Based on the information in the text, which country is the odd one out, and why?

a) Colombia b) Argentina c) Brazil d) Paraguay e) Uruguay Why has Dell chosen to locate its manufacturing plant in Brazil?

2. Which of the following 'challenges' facing Dell are mentioned in the article?

a) unreliable transport networks

b) poor productivity

c) political instability

d) high inflation

e) large distances

f) high import tariffs

g) terrorism h) well-established

i) competitors 3. Mark these statements T (true) or F (false) according to the information in the text, find the part of the text that gives the correct information.

a) Dell will sell only in the big cities.

b) Dell already sells computers in South America.

c) The company also produces PCs in Mexico.

d) It plans to import all the components it needs.

e) Ford and Volkswagen have been operating in South America for some years.

f) Considering South America as a single market is not an easy strategy.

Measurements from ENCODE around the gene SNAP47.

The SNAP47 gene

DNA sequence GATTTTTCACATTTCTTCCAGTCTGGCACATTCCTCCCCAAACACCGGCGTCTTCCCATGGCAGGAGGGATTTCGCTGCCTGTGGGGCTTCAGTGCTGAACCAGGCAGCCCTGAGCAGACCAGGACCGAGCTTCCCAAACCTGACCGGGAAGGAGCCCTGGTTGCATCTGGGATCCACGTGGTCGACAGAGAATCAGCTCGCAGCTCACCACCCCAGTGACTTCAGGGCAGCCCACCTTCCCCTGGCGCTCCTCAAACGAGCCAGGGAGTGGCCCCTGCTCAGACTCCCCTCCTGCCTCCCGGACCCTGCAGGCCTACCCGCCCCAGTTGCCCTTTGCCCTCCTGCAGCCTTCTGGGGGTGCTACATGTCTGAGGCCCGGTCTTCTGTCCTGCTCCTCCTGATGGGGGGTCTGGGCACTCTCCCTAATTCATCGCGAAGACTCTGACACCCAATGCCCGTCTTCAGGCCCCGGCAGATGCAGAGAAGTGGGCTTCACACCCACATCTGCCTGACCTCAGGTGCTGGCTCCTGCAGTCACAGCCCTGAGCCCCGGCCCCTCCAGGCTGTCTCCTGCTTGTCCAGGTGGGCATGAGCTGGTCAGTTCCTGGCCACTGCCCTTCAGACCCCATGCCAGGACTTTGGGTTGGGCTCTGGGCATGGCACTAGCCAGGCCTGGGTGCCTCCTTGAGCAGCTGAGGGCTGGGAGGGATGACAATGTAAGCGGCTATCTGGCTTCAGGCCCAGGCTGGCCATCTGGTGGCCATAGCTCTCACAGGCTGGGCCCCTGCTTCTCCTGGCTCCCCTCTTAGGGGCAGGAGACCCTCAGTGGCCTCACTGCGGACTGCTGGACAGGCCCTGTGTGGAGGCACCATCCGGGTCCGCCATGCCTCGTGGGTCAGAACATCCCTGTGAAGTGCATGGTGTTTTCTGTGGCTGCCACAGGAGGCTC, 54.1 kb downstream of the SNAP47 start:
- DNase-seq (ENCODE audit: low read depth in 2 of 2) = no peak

g) To meet 'local content criteria' Dell must use a certain percentage of components produced locally.

h) Dell hopes to sell its computers duty-free in many countries.

i) Delivery systems in Brazil are better than in other parts of South America.

Case study: Ford and Honda

Haig Simonian on two car groups' different routes to the global market.

Rising costs and the worldwide spread of shared tastes in car styling have prompted the industry's giants to exploit global economies of scale. But rivals such as Ford and Honda have approached the task very differently.

Ford is one of the world's earliest multinationals. Its first foreign production unit was set up in Canada in 1904 - just a year after the creation of the US parent. For years Ford operated on a regional basis. Individual countries or areas had a large degree of autonomy from the US headquarters. That meant products differed sharply, depending on local executives' views of regional requirements. In Europe the company built different cars in the UK and Germany until the late 1960s.